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Bangladesh: Important step forward for international justice

Edit Date:7/21/2010 12:00:00 AM

 AMNESTY INTERNATIONAL

PUBLIC STATEMENT

25 March 2010
For immediate release
AI Index: ASA 13/007/2010

Bangladesh: Important step forward for international justice

Amnesty International welcomes Bangladesh’s ratification of the Rome Statute of the InternationalCriminal Court on 23 March 2010. The ratification follows more than a decade of campaigning byAmnesty International and other civil society groups since Bangladesh signalled its willingness todo so by signing the Rome Statute on 16 September 1999.

Bangladesh is the 111th state to ratify the Rome Statute and the seventh in Asia to do so, joining
Afghanistan, Cambodia, Mongolia, the Republic of Korea, Timor-Leste and Japan.

By ratifying the Rome Statute, Bangladesh has demonstrated an important commitment to
international justice and working to end impunity for genocide, crimes against humanity and war
crimes.

The ratification by Bangladesh could have a significant impact in Asia, particularly on Nepal and
Indonesia, which has promised to ratify the Rome Statute. Amnesty International hopes that
Bangladesh will encourage these and other states in the region to do so and to join it in sending a
high-level delegation, either as states parties or as observers, to the Review Conference on the
Rome Statute scheduled to take place in Kampala from 31 May to 11 June 2010.

The Rome Statute sets a high-standard for states in investigating and prosecuting crimes under
international law. Bangladesh will need urgently to re-examine the law establishing International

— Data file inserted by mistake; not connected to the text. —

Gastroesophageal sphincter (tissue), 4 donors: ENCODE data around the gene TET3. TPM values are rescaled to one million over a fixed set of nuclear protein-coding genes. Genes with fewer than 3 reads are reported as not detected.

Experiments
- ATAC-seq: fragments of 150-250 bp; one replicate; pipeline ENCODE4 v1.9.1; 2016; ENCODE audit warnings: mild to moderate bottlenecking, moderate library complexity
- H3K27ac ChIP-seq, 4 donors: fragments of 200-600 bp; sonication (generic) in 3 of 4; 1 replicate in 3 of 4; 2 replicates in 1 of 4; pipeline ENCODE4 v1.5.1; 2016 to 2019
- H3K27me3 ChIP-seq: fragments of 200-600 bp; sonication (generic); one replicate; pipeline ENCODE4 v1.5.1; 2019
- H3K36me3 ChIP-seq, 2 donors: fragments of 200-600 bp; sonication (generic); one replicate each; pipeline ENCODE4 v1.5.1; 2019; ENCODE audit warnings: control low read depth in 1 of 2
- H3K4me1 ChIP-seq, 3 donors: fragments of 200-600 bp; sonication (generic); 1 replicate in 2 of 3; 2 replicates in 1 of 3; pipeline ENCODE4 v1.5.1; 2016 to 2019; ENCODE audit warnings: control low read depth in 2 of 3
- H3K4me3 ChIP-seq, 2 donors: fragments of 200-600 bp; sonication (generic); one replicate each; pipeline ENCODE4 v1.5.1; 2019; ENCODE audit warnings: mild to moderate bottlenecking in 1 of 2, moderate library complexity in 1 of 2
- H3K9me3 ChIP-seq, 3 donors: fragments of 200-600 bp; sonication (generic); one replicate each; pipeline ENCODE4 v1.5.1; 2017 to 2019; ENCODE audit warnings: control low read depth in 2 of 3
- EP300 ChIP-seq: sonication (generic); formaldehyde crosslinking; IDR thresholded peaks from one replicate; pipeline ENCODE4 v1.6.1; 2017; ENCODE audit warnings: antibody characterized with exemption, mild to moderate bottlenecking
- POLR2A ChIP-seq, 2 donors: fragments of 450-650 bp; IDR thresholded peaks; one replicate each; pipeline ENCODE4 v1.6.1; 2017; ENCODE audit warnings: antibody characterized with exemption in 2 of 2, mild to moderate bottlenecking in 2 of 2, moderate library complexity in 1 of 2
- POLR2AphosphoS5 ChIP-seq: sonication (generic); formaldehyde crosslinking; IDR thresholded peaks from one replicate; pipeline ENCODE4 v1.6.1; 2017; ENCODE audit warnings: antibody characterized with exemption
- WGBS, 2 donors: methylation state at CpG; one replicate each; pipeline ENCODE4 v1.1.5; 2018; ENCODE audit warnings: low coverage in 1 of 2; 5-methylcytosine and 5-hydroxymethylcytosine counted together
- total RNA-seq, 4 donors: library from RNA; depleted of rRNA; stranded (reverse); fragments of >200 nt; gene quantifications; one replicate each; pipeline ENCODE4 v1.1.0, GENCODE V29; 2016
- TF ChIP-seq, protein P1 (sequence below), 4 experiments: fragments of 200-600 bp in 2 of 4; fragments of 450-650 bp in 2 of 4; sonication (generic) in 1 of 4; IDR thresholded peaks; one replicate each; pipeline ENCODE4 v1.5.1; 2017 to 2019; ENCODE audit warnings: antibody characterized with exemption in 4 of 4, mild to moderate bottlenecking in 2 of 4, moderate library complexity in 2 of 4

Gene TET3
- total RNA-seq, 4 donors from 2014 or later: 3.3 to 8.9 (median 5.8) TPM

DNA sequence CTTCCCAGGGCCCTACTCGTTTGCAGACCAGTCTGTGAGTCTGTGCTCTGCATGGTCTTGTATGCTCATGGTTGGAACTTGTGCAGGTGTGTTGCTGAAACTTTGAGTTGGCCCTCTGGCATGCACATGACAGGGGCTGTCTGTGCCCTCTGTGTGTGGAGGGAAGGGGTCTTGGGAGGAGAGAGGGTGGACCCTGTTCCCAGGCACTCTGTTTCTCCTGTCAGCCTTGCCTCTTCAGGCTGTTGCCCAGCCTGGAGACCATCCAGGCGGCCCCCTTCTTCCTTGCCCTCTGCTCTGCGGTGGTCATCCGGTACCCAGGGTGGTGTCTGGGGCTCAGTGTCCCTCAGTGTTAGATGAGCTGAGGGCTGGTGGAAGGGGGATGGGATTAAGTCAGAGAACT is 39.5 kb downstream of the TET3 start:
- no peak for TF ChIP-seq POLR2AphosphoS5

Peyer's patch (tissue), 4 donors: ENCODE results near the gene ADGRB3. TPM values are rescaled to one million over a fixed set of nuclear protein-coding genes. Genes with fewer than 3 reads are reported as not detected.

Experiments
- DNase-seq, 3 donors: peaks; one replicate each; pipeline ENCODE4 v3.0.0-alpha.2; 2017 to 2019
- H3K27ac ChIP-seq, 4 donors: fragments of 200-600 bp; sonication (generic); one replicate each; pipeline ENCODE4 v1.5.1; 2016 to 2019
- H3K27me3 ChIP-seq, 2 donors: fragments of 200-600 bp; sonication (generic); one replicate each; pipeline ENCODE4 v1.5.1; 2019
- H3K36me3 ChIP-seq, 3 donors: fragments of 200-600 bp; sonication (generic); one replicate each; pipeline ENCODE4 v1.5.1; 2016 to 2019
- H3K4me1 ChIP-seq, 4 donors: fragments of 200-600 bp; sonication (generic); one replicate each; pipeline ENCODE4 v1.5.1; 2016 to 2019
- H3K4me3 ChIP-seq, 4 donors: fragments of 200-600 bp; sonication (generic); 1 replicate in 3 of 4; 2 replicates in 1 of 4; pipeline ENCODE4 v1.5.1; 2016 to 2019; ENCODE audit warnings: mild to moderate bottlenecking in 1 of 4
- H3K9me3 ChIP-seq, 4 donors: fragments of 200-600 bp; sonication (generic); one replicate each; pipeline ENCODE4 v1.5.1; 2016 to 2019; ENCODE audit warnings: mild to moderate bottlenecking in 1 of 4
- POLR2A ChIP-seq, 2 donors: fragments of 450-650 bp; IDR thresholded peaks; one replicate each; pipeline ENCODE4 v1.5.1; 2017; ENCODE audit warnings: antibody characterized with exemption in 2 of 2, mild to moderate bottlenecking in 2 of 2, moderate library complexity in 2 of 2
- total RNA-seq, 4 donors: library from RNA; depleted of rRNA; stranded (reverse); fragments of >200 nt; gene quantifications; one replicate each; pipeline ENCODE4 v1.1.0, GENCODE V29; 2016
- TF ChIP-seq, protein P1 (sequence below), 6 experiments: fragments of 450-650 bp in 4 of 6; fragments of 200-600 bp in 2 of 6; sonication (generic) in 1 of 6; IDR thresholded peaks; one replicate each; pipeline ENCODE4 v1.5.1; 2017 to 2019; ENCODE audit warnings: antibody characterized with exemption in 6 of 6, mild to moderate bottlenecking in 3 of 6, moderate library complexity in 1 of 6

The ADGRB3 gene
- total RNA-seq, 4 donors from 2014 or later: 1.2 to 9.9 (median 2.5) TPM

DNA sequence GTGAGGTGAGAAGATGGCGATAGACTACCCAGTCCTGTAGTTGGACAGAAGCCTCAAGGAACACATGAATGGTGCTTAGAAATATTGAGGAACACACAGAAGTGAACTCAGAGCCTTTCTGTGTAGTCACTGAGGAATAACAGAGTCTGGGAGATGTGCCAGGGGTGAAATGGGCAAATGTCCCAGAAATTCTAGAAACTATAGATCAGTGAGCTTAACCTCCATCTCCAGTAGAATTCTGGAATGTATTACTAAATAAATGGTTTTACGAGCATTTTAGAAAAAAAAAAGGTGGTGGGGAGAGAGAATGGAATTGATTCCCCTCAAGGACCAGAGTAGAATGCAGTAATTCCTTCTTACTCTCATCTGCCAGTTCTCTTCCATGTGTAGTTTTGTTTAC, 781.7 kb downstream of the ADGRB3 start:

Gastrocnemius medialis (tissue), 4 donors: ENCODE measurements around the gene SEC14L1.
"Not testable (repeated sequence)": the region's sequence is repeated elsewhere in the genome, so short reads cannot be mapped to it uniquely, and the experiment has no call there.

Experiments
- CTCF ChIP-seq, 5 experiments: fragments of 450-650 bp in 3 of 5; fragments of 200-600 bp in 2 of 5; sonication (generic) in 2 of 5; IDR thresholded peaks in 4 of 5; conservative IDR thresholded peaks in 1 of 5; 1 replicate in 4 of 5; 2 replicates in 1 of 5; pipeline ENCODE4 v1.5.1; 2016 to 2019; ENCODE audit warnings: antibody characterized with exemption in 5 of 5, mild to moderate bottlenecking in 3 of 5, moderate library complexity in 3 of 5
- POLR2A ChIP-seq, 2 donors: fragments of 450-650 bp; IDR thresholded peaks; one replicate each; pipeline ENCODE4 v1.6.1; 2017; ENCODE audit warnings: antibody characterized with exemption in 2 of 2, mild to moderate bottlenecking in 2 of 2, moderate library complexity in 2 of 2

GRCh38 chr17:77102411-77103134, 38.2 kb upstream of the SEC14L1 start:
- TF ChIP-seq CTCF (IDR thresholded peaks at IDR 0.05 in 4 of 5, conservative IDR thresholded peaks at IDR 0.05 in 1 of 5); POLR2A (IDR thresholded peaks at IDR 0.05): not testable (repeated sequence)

Crimes Tribunals, which it plans to set up to try people accused of crimes committed during
Bangladesh’s independence war. This will be to ensure that the law it applies and the procedures
it uses are fully consistent with the Rome Statute and other international law.

Ratification of the Rome Statute is, however, just the first step. Second, Bangladesh must enact
effective implementing legislation defining genocide, crimes against humanity and war crimes as
crimes under international law in accordance with the strictest international law definitions. This
will enable it to prosecute persons regardless of rank for those crimes, whenever and wherever they
were committed. That legislation needs also to provide for full cooperation with the International
Criminal Court. Third, in order to ensure such cooperation, it must also ratify the Agreement on the
Privileges and Immunities of the International Criminal Court (APIC) so that the Court and its
officials can visit Bangladesh.

Fourth, Bangladesh should enter into agreements with the Court providing for relocation of victims
and witnesses. Fifth, it should enter into an agreement with the Court providing for the
enforcement of Court sentences in Bangladesh and in prison facilities which meet international
standards.

 
 
 
 
 
 
 
 

Amnesty International hopes the government of Bangladesh will now rise to the expectationsgenerated by the ratification of the Rome Statute to enhance human rights protection in thecountry and elsewhere

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